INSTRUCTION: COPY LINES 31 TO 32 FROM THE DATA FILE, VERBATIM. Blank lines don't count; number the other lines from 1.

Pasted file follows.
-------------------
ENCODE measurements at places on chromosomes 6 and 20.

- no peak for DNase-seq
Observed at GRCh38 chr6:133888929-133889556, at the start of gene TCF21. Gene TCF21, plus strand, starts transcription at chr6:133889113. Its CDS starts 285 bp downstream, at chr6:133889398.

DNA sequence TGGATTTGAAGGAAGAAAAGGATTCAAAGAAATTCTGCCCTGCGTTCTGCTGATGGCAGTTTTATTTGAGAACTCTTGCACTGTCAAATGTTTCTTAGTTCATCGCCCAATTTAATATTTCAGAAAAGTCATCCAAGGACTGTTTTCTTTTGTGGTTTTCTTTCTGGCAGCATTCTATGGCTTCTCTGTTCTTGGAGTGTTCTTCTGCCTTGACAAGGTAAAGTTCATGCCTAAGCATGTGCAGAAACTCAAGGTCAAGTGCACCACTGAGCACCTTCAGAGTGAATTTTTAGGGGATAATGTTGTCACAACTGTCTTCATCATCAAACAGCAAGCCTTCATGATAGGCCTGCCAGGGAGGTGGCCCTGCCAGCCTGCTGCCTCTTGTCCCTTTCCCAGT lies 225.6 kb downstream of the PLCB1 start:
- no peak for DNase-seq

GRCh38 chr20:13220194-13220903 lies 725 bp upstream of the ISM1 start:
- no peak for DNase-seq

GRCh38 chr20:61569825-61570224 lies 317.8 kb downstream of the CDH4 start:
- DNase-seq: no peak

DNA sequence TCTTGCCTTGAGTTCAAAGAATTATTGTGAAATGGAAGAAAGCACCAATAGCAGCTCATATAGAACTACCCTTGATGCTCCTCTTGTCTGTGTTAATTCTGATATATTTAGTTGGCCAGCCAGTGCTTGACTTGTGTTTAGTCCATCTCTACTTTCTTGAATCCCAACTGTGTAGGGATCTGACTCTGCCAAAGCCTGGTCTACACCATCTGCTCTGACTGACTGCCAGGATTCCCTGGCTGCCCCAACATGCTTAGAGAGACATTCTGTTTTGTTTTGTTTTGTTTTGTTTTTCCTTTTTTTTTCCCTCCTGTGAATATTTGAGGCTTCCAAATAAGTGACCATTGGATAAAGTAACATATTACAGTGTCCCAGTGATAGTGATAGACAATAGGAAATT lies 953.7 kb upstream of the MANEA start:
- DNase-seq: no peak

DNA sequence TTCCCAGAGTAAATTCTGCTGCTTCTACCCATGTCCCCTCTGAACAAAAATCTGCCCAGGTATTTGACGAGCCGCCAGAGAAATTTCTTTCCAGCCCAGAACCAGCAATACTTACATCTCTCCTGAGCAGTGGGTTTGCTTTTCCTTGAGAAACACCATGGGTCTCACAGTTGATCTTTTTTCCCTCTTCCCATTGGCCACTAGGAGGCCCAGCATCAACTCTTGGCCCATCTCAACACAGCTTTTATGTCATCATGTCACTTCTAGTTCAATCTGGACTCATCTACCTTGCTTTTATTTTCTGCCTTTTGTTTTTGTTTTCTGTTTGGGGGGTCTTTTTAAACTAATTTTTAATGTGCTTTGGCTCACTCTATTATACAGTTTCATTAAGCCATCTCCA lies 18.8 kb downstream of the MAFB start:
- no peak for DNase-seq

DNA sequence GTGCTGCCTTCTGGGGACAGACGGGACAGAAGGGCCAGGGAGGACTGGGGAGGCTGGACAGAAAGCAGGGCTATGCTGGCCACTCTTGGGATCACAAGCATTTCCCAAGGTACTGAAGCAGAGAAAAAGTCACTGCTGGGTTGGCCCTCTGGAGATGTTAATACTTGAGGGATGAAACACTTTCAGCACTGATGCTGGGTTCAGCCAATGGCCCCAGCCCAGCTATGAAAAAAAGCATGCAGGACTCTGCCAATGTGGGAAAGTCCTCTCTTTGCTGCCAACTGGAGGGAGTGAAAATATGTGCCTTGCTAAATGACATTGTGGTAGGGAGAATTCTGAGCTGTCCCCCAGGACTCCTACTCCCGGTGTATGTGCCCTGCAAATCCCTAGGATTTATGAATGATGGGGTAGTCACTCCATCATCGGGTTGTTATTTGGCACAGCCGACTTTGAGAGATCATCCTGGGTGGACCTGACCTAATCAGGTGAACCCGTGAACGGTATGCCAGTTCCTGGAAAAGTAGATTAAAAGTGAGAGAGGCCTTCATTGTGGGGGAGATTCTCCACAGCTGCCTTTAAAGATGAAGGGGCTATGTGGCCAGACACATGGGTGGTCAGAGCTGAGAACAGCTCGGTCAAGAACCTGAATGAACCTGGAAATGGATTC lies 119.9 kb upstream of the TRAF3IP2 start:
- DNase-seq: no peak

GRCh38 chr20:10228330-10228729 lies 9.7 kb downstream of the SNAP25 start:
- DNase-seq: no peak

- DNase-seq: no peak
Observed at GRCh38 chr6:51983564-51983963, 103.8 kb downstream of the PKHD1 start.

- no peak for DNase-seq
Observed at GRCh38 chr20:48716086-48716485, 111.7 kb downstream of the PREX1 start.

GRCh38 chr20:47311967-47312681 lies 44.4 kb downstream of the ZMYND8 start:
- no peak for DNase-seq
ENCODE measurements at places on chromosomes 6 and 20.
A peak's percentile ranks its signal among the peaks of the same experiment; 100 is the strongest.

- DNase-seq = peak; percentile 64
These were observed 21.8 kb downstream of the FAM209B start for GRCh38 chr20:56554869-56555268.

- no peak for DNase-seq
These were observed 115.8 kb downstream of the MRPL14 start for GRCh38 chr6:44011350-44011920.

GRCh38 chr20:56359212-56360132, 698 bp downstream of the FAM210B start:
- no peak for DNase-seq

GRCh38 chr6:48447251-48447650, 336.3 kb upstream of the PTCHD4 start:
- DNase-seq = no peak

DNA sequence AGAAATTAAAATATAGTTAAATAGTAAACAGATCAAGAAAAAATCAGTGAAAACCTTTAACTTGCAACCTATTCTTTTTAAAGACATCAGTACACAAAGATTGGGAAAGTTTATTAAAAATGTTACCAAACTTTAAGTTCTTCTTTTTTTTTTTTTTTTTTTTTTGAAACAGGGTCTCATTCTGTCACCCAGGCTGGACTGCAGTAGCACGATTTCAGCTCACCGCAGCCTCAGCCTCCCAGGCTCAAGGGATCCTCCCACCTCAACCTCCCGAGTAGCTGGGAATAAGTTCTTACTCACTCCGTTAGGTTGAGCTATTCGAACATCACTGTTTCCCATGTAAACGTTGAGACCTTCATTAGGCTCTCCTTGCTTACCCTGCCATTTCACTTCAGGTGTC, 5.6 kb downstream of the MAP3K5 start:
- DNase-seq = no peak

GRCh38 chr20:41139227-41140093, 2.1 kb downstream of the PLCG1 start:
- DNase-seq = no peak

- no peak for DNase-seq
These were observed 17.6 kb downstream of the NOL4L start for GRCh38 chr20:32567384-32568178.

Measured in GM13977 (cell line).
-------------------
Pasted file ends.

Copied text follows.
- no peak for DNase-seq

GRCh38 chr6:48447251-48447650, 336.3 kb upstream of the PTCHD4 start: